In the Money

Brian Wiley was fed up with his industry. So he decided to reinvent it.

After more than 20 years in financial services, Brian Wiley knew something had to change.

What he didn’t realize — at least initially — is that it was him.

“When I talk to older financial advisors, they tell me our industry is dying,” says Brian, a long-time financial advisor and daily radio show host who has spent most of his career helping people plan their financial future, including retirement.

“I actually think we have an opportunity. The world is changing. You have to change with it.”

For Brian and others in his line of work, change has come in the form of so-called robo-advisors, technology-driven portfolio management tools that use algorithms  — not humans — to make investment recommendations. These tools, including fast-growing startups like Wealthfront and Betterment, are growing their assets under management at a triple-digit clip, leaving professional financial advisors searching for ways to compete with the robo-advisors’ lower fees and comparable returns.

Brian thinks he’s found it with his new product Tree SAAp, a guided do-it-yourself investment program that combines the benefits of technology with the touch of a professional financial advisor.

It works like this: unlike traditional advisors and robo-advisors, who typically recommend your mix of mutual funds, stocks and other investments, then manage the buying and selling of those assets, Tree SAAp (short for strategic allocation app) simply makes detailed buy and sell recommendations based on your goals and risk profile — it’s up to customers to execute the trade.

“I design the allocation and the software applies those allocations to your portfolio with a couple extra clicks of the mouse,” Brian explains. “If customers follow my instruction, portfolio costs will be about 1/10th of what investors will typically pay an advisor.”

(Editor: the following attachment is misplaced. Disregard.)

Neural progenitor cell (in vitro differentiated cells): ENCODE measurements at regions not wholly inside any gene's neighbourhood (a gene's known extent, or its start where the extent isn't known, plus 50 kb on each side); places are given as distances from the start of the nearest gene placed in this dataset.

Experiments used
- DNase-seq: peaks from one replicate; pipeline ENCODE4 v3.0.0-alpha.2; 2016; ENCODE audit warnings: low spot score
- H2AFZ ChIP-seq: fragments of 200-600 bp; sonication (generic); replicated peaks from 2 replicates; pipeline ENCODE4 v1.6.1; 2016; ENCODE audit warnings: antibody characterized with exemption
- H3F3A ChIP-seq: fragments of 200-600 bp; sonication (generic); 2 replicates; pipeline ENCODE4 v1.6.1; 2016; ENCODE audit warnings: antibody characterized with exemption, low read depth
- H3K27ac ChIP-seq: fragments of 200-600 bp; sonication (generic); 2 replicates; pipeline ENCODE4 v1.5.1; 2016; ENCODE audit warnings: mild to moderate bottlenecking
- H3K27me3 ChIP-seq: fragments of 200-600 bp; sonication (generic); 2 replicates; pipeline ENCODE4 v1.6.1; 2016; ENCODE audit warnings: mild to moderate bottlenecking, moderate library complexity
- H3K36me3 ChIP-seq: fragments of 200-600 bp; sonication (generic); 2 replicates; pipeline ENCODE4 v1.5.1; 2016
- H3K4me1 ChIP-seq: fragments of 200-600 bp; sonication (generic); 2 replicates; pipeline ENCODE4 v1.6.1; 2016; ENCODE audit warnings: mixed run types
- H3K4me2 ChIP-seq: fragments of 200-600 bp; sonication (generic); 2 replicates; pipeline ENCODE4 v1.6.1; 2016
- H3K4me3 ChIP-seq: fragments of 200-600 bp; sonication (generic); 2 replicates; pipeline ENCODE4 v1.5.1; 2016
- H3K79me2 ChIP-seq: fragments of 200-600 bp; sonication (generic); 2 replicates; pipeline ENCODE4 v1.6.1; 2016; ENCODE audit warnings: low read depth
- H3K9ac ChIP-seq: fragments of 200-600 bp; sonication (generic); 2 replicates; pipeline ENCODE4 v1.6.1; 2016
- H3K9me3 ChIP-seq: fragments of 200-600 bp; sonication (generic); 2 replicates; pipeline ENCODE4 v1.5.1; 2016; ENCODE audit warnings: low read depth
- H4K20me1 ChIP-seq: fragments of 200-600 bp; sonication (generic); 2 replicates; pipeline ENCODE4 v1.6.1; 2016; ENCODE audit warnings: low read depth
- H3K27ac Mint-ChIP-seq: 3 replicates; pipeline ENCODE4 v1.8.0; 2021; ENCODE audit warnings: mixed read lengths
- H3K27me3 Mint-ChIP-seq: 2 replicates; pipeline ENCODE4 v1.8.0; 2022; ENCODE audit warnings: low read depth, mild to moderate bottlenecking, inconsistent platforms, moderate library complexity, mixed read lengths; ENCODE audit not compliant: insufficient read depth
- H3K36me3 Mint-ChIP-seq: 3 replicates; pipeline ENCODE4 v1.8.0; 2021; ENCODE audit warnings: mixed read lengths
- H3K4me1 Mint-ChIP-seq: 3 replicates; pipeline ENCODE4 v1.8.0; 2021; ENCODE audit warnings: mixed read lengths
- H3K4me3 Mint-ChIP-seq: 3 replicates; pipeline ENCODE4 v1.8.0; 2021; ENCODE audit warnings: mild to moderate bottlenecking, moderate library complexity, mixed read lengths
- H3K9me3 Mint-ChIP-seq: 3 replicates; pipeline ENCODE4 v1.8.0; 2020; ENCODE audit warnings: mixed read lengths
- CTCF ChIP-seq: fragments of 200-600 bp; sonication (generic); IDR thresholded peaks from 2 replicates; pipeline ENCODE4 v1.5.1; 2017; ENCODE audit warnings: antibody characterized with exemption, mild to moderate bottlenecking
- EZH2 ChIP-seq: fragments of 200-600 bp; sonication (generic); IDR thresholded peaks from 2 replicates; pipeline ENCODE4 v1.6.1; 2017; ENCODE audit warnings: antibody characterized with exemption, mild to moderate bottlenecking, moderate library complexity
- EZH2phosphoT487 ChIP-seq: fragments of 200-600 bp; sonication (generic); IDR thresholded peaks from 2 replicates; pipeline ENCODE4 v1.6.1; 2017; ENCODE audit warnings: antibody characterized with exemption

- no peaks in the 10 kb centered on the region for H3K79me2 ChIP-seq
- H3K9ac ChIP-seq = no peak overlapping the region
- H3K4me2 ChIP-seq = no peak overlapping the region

Because customers are following recommendations, the service does not fall under the traditional fiduciary rules, making it less expensive for Tree SAAp to serve customers and reducing the amount Brian has to charge in fees to only $199 per year.

This fee savings, Brian says, can really add up over time.

“Fees can be a huge drag on returns,” he says. “Even at a lower rate, if you multiply that out by 10 or 20 years it’s pretty incredible.”

Right now, Tree SAAp requires customers to take the recommended allocation and buy and sell stocks — primarily ETFs or exchanged traded funds, a type of tradeable security that tracks a broader index such as the S&P 500 — in their own TD Ameritrade account.

Brian recognizes this extra level of effort and responsibility means Tree SAAp isn’t for everyone.

“It’s kind of like being a mountain climber going up Mount Everest and hiring a Sherpa,” Brian says. “He’s not doing work for you, but he’s doing it with you to make sure you’re efficient.”